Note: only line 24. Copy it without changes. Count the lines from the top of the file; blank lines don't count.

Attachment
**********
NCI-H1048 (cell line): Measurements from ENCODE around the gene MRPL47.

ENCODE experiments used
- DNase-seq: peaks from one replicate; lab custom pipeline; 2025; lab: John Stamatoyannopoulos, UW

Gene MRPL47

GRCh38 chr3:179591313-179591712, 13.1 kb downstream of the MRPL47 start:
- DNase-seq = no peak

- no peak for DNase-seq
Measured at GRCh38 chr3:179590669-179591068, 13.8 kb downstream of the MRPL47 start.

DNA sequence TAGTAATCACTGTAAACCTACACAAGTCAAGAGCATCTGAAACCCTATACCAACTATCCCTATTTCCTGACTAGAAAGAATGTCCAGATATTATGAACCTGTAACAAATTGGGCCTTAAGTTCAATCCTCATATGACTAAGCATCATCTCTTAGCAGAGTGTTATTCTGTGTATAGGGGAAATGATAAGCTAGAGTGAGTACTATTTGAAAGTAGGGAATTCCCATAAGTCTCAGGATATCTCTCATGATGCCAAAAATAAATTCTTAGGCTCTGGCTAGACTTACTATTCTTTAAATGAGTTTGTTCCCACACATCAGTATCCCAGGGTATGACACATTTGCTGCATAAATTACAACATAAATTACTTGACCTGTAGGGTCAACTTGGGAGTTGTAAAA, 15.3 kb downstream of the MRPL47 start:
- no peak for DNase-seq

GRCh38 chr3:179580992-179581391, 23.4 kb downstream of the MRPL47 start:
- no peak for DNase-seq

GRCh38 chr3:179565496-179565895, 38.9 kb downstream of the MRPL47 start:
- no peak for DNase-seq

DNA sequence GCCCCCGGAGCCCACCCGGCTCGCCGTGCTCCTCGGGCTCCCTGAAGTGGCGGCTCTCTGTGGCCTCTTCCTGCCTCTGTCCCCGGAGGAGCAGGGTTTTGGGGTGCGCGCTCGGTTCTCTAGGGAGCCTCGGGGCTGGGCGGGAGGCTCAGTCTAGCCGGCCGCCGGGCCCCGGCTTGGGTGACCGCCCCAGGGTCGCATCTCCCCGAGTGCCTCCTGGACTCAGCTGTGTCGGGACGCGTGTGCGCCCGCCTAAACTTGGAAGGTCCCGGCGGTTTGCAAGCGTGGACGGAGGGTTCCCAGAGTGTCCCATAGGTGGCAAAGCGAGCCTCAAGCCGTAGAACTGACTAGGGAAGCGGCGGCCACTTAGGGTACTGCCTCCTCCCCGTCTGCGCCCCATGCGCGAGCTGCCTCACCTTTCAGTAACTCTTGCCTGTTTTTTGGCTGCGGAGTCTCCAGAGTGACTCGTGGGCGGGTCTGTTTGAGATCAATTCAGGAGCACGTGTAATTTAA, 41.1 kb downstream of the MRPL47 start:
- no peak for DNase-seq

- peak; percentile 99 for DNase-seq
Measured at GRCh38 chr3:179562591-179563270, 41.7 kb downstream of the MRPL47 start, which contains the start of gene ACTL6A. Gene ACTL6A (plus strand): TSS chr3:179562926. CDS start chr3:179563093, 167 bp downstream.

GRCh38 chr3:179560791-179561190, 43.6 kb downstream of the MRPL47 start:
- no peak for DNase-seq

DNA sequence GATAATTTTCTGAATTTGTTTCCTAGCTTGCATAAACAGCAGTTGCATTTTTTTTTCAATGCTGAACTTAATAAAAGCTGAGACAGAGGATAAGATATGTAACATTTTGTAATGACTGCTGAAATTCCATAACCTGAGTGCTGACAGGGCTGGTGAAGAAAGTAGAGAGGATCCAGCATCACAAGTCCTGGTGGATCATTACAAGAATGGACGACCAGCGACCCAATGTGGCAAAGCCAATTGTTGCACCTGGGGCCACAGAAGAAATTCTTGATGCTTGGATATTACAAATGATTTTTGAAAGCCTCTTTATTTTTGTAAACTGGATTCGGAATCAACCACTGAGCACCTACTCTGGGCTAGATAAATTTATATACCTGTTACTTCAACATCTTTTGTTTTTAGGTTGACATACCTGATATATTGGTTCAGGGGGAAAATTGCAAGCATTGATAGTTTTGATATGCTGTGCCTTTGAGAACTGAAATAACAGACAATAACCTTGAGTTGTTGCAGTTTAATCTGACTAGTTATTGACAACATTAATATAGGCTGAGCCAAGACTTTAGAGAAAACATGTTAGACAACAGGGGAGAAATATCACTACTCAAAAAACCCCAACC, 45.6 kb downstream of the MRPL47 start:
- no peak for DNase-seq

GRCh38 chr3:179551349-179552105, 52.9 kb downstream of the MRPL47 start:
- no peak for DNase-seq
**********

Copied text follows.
- no peak for DNase-seq